To summarize, these remote production workflows must support professional grade input support (SDI), 10 and 12-bit color depth, HDR, 4:4:4 chroma sampling, and surround sound. WFH means that this solution needs to run on consumer-grade home desktops or laptops, and work over the public internet.

Requirement 2: Near-Zero Latency

Another challenge of remote production solutions is maintaining quality while simultaneously delivering real-time latency to enable interactivity for team members located across the world.

It is pointless to use latent HLS live streams that are delayed three, five, ten seconds or more when you are trying to pull in a remote interview live on-air, or reviewing a VFX scene with your colleagues in post-production. There are video conferencing apps like Zoom or Teams, but you sacrifice quality for interactivity by not being able to control the media pipeline.

Requirement 3: Cost

Existing remote production equipment including studio servers, application hardware and software are extremely costly. Some of the most used hardware encoding and streaming “boxes” cost as much as $50,000 a piece. Most require dedicated private networks installed at Illustration of codec, quality and color profile settings. home. Not a financially attractive proposition for a full WFH remote production team — notwithstanding the performance limitations.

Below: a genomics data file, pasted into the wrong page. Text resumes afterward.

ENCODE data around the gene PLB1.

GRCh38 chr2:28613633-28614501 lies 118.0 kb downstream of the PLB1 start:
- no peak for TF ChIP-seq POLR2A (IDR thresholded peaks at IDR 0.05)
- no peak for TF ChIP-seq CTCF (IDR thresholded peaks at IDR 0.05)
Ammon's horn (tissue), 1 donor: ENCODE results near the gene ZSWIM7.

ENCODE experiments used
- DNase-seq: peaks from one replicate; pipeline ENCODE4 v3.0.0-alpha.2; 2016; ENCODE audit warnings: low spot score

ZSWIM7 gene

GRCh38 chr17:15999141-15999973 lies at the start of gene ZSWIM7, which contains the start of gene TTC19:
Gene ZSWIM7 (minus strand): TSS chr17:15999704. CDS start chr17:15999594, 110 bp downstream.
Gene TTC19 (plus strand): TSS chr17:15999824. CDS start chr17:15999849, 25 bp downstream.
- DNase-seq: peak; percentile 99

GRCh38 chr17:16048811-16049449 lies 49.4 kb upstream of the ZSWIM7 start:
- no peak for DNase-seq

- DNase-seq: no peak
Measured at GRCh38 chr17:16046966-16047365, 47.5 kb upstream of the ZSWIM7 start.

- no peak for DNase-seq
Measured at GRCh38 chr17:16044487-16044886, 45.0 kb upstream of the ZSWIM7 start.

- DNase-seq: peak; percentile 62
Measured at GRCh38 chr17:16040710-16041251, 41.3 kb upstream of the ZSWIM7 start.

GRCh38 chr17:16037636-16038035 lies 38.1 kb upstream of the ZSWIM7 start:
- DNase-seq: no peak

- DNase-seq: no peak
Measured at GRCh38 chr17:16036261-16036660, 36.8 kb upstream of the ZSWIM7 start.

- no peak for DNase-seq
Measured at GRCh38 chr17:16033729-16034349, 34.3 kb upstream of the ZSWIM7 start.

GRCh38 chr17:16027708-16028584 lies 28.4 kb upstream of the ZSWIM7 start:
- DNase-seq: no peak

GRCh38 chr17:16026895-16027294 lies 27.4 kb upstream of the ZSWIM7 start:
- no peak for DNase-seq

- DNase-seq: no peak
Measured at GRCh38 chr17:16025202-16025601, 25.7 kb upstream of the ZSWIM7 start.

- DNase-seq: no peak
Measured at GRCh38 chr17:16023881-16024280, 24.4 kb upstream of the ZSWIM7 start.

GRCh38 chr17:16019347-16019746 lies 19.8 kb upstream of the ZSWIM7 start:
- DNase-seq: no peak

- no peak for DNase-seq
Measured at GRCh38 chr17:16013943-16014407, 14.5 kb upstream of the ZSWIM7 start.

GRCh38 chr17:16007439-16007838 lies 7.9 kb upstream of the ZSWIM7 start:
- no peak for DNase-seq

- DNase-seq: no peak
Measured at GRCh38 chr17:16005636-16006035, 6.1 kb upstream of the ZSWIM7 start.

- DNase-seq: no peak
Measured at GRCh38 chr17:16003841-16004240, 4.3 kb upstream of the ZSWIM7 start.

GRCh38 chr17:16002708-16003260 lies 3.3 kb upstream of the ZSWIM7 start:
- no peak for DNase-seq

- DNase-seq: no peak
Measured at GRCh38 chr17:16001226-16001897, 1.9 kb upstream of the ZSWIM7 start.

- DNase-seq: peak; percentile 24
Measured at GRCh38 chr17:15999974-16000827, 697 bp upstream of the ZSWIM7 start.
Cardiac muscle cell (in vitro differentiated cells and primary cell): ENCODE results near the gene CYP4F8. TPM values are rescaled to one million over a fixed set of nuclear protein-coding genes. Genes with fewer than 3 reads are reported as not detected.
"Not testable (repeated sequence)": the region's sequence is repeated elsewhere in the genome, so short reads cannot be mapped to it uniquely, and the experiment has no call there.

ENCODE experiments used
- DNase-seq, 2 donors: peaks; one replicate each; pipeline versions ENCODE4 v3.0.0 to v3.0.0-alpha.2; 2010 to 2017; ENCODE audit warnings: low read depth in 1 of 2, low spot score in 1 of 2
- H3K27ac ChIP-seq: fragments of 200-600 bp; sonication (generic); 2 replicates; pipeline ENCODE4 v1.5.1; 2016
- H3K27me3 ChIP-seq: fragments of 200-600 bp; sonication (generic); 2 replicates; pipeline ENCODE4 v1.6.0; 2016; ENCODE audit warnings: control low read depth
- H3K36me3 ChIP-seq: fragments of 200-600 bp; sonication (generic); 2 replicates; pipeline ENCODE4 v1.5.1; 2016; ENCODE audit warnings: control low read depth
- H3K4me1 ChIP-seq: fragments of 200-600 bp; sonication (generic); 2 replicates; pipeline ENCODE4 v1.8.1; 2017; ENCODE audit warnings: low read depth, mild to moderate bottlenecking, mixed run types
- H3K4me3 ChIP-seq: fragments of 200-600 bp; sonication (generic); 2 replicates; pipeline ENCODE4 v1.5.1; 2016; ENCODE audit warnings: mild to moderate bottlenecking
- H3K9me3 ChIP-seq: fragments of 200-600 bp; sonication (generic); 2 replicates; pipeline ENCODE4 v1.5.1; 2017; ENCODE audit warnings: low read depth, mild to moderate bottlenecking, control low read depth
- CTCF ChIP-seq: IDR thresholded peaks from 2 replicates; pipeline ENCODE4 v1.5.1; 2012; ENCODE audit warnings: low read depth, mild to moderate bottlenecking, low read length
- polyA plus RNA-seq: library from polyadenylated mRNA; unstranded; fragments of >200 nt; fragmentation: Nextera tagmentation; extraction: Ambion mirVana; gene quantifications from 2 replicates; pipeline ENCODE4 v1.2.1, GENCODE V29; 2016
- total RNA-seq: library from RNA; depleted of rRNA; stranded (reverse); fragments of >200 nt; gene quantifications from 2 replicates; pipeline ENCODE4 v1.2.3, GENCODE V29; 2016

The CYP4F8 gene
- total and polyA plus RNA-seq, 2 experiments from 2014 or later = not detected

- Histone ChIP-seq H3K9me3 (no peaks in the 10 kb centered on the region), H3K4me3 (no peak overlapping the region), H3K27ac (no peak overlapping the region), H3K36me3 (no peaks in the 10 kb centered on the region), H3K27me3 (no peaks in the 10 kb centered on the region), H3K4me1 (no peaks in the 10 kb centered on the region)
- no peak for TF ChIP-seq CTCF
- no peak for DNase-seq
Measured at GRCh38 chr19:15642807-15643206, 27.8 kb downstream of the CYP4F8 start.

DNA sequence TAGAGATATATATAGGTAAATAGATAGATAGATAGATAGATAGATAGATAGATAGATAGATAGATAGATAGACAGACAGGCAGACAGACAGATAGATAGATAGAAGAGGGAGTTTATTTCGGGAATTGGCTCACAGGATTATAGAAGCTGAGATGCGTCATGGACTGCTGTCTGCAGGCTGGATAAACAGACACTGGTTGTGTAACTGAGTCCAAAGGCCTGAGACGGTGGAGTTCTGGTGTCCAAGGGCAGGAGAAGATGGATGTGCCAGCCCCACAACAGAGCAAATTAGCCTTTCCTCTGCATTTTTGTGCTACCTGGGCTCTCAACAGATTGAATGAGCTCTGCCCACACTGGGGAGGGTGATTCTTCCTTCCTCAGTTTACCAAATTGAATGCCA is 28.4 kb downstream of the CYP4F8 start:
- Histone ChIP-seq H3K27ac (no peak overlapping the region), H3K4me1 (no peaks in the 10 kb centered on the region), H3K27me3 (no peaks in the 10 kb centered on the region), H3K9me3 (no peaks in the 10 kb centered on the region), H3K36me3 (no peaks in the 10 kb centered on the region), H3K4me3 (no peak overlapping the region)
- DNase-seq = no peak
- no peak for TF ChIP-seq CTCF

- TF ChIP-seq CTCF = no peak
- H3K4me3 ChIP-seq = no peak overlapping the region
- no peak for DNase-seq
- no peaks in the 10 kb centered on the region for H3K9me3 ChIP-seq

But don’t we already have a solution for this? What about NDI or SRT?

NDI (Network Device Interface) allows anyone to use real time, ultra-low latency video on existing IP video networks, and it is popular in both the production and broadcast industries to create virtual video and audio streams. The problem with NDI is that it performs very poorly across the public internet as it was never engineered for that purpose and is not supported natively in the web browser.\

SRT (Secure Reliable Transport) is an open-source video streaming protocol that brings high quality, low-latency live video over the public internet. SRT is fast becoming the successor to RTMP, but like RTMP is not natively supported in the web browser, requiring a hardware device to decode live streams for playback. This can prove expensive and hard to manage, as you need to send a hardware device to every member of the production team who is remote.